Pharmacy compounding, the mixing of drugs for individual patients, was once a quaint activity depicted on drug-store calendars from the 1950s. It has roared back in the 21st century, driven by the rise of out-of-hospital surgical care, the high prices and shortages of drugs, and the real or imagined benefit of "personalized medicine."
Today, nearly every place medical care occurs — hospitals, doctor's offices, home-health companies — gets at least some of its drugs in forms that aren't available off the shelf from pharmaceutical houses.
The practice burst into the national spotlight this month when cases of a rare brain infection called fungal meningitis were linked to a drug mixed by a compounding pharmacy.
The New England Compounding Center in Framingham, Mass., shipped nearly 18,000 vials of methylprednisolone acetate, a steroid injected around the spinal cord to relieve pain, to 23 states. About 14,000 people have been injected from the three tainted lots.
Whether that volume of sales tipped the company out of the category of "compounding pharmacy" and into that of "drug manufacturer" is a matter of dispute.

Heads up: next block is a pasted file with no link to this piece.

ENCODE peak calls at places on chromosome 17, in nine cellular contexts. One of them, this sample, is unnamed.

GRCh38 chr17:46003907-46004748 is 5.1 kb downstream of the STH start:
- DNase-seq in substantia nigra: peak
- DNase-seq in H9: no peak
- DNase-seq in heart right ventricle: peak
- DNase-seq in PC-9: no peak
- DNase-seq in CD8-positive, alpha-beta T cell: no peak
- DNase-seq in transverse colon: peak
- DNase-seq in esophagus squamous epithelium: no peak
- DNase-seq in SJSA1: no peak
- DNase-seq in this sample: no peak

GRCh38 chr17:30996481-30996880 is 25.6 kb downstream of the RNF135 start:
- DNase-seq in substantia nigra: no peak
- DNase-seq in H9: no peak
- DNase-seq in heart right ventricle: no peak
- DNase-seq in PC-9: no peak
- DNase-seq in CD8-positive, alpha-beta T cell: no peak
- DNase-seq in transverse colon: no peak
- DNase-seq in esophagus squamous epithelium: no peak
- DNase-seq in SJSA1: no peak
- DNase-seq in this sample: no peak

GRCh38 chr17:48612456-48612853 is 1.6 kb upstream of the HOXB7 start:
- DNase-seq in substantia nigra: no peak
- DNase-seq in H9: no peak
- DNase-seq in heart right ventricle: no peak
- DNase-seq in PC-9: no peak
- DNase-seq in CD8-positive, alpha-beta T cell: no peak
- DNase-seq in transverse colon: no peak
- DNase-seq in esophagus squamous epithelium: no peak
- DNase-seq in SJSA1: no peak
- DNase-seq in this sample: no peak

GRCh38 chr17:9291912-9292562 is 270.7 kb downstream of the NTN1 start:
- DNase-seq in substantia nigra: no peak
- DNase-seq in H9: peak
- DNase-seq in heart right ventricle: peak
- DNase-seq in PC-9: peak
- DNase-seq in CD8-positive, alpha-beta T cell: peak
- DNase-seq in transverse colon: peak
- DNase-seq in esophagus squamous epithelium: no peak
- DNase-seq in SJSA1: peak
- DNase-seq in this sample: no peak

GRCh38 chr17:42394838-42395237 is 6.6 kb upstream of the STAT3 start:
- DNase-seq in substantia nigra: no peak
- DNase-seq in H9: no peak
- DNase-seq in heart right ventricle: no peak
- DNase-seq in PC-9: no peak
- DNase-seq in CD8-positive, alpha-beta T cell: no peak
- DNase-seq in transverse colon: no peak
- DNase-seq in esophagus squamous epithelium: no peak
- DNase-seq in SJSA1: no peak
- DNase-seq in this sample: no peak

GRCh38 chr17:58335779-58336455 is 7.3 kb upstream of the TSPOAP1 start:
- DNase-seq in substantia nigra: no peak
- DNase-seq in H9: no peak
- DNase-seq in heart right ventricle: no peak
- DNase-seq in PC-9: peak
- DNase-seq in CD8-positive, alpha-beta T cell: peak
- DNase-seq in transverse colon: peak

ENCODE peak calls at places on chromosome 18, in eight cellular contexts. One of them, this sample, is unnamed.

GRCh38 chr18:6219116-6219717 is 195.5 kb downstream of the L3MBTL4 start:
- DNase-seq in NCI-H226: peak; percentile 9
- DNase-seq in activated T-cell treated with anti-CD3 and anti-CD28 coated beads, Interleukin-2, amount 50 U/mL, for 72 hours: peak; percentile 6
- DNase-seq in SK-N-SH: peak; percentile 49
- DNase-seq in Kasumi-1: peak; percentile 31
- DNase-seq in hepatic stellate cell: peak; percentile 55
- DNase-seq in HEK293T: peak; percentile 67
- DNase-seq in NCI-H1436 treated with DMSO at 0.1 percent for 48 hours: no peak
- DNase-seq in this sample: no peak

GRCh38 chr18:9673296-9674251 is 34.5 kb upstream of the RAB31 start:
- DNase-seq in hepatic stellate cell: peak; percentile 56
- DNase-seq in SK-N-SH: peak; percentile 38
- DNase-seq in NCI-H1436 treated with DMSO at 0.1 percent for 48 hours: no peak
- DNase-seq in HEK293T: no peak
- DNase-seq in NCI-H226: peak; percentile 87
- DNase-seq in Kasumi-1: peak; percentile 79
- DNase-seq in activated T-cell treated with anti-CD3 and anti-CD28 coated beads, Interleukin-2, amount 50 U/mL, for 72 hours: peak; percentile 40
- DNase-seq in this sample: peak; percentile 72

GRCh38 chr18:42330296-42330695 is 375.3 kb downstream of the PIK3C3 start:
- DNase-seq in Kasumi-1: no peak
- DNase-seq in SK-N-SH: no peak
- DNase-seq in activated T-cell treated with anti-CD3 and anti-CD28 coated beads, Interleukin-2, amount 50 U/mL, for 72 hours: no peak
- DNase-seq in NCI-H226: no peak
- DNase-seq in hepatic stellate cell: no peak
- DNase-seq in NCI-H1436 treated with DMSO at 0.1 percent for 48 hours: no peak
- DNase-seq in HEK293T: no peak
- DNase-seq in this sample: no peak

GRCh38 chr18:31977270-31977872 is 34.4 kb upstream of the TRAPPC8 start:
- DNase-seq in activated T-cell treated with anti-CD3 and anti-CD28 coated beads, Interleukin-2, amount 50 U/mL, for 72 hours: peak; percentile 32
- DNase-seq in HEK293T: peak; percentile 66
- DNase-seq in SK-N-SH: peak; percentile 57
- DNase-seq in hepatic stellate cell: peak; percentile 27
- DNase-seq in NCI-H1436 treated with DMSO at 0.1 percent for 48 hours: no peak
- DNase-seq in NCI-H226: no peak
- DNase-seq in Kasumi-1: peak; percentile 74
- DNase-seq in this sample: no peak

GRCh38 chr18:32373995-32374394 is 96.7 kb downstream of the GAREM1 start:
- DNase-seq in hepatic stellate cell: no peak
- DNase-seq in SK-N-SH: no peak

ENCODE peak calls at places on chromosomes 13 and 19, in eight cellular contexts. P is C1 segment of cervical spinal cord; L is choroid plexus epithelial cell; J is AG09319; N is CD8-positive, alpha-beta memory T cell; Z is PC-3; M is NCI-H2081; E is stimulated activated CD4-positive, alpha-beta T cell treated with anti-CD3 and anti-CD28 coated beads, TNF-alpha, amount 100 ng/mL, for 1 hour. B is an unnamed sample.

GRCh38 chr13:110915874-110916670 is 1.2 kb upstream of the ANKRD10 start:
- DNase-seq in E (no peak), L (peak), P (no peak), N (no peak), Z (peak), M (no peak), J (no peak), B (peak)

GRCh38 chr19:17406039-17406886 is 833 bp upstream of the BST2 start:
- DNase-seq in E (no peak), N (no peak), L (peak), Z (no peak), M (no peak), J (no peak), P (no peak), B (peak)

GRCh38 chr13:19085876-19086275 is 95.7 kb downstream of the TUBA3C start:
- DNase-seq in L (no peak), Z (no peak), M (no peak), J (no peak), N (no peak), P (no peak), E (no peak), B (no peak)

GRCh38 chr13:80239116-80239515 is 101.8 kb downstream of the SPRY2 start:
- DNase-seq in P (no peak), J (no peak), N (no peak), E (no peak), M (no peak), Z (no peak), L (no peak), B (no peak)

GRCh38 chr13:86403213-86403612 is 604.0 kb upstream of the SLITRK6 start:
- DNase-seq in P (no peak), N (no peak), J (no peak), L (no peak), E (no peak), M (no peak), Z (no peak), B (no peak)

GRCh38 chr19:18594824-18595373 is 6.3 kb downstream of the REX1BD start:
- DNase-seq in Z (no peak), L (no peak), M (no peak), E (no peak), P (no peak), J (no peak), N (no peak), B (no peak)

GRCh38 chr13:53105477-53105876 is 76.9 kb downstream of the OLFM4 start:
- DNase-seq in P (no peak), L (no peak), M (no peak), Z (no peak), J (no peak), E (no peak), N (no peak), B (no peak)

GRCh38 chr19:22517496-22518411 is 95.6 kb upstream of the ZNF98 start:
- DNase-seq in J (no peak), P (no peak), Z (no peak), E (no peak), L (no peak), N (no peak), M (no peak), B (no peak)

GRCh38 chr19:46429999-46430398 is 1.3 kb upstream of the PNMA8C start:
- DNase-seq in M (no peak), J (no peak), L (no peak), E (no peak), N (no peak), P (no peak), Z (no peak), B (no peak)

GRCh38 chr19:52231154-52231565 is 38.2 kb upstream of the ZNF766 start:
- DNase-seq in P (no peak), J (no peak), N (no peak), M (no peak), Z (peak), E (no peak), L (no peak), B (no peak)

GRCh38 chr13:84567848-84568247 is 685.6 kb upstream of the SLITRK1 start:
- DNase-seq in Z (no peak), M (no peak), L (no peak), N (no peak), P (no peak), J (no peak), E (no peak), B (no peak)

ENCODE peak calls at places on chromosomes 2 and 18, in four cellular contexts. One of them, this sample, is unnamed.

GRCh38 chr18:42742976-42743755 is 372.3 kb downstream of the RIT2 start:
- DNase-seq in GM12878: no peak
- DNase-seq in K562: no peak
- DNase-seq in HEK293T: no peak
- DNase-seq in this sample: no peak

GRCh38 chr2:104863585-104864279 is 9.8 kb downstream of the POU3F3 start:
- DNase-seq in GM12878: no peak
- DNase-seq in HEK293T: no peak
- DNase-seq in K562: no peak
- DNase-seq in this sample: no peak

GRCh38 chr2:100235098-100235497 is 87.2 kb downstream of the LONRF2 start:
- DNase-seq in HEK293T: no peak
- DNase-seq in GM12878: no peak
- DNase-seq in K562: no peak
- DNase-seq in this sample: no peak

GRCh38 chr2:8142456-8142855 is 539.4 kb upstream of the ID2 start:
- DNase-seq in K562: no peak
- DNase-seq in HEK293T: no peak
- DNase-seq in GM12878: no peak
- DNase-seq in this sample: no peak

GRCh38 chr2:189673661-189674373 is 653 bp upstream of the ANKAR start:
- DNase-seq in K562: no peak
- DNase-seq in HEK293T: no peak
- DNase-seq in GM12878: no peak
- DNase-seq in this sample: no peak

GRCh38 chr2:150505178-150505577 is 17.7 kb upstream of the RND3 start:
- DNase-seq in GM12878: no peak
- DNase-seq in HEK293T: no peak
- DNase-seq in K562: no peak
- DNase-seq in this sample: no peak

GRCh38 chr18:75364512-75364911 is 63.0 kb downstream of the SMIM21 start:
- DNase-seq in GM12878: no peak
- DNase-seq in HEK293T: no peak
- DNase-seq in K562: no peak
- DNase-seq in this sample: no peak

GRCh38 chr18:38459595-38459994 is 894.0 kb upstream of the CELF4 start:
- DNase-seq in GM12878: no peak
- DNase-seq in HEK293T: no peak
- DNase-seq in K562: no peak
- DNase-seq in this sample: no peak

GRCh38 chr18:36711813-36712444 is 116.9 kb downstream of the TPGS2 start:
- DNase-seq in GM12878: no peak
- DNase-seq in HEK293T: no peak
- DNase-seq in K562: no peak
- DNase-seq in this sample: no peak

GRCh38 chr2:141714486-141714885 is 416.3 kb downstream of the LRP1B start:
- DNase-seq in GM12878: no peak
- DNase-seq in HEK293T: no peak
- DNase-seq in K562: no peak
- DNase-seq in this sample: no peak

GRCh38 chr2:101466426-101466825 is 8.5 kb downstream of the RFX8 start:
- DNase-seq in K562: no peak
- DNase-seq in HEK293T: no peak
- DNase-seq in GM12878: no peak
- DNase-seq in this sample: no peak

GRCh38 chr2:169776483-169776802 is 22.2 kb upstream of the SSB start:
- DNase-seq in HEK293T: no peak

What's not in dispute is how much U.S. medicine has come to rely on this little-known, little-regulated part of the economy.
"It's like buying your electricity from a different supplier. It looks like you're getting the same stuff, but evidently you're not," says a physician at one of the seven outpatient treatment centers in Maryland that received methylprednisolone from a contaminated lot.
In a guidance document issued in 2002, the FDA says the distinguishing feature of compounding pharmacies is that they make "drug products ... on a customized basis for an individual patient." A similar assertion appears in the warning letter the agency sent to the New England Compounding Center in 2006.